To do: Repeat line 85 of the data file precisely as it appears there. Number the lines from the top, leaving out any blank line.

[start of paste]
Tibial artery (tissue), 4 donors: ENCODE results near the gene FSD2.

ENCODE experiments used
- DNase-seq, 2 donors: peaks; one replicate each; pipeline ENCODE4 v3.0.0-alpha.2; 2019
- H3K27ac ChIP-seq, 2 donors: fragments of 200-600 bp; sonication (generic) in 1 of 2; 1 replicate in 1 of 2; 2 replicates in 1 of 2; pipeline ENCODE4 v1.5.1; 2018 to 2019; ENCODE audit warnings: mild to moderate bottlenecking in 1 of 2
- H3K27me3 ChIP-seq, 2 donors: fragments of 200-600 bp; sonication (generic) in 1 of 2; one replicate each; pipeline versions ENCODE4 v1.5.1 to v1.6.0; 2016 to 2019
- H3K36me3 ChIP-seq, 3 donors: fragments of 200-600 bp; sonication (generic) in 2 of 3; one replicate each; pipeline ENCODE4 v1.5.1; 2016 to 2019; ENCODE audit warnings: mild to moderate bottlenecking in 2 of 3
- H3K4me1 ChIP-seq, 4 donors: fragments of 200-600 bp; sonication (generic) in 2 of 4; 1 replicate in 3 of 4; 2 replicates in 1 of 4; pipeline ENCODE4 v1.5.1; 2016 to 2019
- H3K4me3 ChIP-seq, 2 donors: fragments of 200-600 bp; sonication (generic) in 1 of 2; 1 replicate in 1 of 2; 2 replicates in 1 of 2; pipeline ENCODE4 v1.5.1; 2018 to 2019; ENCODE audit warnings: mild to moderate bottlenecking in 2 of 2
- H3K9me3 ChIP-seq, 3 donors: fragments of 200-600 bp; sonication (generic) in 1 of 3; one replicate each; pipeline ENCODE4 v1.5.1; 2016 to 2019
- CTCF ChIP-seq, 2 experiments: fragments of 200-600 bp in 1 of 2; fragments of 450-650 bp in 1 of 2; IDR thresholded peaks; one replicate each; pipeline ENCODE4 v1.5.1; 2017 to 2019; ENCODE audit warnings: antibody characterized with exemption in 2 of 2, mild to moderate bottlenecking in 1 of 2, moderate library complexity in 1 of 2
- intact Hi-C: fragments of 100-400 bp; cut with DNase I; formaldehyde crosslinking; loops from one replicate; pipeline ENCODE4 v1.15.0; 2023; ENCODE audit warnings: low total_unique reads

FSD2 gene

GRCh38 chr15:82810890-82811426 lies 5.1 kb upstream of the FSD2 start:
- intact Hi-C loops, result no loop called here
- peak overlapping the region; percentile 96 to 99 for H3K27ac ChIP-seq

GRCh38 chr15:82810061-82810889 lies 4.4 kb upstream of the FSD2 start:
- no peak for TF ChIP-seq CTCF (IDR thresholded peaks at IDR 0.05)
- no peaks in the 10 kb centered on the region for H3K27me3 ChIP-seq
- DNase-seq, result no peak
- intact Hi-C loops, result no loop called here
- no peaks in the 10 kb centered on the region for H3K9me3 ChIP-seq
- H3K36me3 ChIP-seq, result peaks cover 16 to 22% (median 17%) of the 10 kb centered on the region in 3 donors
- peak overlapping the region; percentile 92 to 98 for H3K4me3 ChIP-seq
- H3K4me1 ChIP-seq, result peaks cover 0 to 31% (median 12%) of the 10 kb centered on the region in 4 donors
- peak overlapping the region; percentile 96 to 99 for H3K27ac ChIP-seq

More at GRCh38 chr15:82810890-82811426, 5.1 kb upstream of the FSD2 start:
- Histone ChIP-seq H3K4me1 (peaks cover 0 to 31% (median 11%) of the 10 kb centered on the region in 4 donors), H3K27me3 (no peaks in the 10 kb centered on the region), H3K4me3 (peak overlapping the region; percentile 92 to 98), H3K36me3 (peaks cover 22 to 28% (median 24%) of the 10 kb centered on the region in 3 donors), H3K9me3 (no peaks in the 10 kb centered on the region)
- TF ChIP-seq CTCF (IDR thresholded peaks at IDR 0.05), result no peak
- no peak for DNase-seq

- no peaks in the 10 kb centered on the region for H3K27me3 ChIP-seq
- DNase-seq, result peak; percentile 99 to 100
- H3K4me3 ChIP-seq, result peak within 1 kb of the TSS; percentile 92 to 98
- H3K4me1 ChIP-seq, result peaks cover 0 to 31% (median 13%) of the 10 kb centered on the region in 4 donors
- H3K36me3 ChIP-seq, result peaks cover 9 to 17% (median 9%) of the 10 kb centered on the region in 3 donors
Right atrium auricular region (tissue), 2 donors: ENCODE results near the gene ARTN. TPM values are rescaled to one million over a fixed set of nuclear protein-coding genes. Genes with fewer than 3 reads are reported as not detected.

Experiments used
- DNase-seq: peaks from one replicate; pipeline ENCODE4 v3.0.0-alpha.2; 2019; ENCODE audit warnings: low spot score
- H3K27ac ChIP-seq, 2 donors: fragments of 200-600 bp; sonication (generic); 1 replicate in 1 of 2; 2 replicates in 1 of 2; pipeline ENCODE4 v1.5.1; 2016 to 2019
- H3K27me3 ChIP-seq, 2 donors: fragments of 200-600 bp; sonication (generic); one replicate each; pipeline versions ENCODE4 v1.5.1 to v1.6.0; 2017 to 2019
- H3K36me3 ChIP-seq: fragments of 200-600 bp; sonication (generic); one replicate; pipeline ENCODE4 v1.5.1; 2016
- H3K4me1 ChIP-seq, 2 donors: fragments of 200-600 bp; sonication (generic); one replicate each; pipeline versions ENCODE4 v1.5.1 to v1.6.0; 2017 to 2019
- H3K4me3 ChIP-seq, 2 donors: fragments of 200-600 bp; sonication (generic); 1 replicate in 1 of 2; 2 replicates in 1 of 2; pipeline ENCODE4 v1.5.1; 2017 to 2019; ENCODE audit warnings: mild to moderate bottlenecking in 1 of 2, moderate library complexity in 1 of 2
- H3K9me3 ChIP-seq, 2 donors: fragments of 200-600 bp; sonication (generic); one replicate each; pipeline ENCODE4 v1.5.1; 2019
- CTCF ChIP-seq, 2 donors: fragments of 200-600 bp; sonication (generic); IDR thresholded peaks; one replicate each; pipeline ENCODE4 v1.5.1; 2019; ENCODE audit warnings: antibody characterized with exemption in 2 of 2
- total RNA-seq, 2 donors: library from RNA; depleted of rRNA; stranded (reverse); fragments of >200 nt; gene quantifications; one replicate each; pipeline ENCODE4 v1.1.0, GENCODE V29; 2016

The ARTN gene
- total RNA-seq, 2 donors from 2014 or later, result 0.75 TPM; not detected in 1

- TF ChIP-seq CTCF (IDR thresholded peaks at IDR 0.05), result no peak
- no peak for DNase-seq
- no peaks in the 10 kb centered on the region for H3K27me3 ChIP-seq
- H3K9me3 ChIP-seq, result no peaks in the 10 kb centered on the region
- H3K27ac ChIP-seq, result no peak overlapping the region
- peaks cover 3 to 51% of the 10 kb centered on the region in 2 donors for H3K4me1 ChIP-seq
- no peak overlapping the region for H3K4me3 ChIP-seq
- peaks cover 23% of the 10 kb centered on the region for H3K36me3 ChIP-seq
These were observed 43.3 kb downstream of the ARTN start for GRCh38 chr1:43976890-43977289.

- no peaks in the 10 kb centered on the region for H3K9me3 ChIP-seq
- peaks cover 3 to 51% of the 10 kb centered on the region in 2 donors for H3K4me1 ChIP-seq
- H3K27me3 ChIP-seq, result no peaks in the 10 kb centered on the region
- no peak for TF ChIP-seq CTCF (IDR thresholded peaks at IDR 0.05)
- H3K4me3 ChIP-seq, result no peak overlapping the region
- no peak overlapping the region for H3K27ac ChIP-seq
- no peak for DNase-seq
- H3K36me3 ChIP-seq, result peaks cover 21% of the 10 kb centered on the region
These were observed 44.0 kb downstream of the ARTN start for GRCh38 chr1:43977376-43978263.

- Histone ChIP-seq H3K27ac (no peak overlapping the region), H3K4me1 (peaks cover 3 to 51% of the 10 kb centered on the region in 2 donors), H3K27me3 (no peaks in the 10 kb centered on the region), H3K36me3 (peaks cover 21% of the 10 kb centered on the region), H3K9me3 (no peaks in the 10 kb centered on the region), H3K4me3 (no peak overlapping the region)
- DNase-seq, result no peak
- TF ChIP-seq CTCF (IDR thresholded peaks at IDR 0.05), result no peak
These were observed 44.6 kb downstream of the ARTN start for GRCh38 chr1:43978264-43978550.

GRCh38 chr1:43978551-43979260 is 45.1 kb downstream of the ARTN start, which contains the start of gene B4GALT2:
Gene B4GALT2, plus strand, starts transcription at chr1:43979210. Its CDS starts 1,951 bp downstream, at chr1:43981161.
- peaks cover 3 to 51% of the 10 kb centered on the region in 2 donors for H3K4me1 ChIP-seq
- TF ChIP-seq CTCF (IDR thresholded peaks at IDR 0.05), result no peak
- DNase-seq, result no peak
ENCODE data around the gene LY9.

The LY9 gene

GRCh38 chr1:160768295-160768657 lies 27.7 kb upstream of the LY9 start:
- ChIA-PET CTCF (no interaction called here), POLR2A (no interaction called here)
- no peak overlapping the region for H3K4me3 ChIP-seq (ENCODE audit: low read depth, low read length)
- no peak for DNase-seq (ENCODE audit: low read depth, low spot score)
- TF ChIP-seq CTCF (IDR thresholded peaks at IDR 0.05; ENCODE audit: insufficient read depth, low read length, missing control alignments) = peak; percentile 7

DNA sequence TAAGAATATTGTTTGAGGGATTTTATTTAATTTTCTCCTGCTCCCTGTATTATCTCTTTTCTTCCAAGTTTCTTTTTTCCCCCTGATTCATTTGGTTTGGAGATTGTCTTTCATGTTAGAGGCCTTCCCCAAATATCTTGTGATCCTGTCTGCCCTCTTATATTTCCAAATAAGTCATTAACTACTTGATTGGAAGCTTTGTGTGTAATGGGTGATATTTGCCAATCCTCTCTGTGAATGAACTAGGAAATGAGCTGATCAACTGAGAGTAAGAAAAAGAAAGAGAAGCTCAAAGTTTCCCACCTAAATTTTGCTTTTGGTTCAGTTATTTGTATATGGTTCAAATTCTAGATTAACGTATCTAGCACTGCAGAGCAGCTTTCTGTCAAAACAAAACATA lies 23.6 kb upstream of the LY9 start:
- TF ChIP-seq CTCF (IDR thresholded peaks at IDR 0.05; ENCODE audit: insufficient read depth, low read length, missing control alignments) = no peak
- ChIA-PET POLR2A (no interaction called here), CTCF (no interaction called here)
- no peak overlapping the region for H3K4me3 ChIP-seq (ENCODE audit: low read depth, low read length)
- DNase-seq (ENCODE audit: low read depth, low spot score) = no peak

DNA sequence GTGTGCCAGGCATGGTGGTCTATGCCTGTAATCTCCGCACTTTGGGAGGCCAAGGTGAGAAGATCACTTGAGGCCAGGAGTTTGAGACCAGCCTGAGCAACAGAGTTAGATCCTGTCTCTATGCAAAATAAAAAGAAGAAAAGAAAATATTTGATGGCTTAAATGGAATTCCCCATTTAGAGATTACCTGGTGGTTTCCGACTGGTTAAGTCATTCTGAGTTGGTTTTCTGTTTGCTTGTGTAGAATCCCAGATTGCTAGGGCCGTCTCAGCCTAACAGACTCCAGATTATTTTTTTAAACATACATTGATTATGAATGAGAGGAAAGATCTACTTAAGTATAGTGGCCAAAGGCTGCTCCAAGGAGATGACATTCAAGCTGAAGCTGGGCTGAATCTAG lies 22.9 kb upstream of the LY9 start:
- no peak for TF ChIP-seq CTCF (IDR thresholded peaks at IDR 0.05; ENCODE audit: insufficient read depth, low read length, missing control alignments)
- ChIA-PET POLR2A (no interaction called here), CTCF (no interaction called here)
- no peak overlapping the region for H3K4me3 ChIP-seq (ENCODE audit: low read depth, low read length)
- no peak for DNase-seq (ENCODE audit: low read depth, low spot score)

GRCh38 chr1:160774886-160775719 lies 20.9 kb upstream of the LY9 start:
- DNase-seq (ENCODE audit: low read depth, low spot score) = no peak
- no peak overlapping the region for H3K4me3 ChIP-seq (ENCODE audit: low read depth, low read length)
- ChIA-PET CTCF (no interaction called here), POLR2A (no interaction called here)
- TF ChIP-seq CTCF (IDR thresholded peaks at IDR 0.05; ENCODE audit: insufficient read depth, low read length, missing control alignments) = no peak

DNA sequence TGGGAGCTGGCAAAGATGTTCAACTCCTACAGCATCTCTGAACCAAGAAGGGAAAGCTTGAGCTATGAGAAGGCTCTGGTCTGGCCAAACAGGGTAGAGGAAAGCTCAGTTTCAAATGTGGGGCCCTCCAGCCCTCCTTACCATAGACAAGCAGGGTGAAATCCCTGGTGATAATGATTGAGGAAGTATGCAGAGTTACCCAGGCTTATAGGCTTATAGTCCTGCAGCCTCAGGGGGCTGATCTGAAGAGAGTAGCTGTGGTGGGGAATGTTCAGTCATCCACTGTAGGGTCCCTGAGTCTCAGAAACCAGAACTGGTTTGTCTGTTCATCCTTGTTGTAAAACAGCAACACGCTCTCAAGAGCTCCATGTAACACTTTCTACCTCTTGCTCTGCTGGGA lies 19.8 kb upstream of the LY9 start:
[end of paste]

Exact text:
- no peak overlapping the region for H3K4me3 ChIP-seq (ENCODE audit: low read depth, low read length)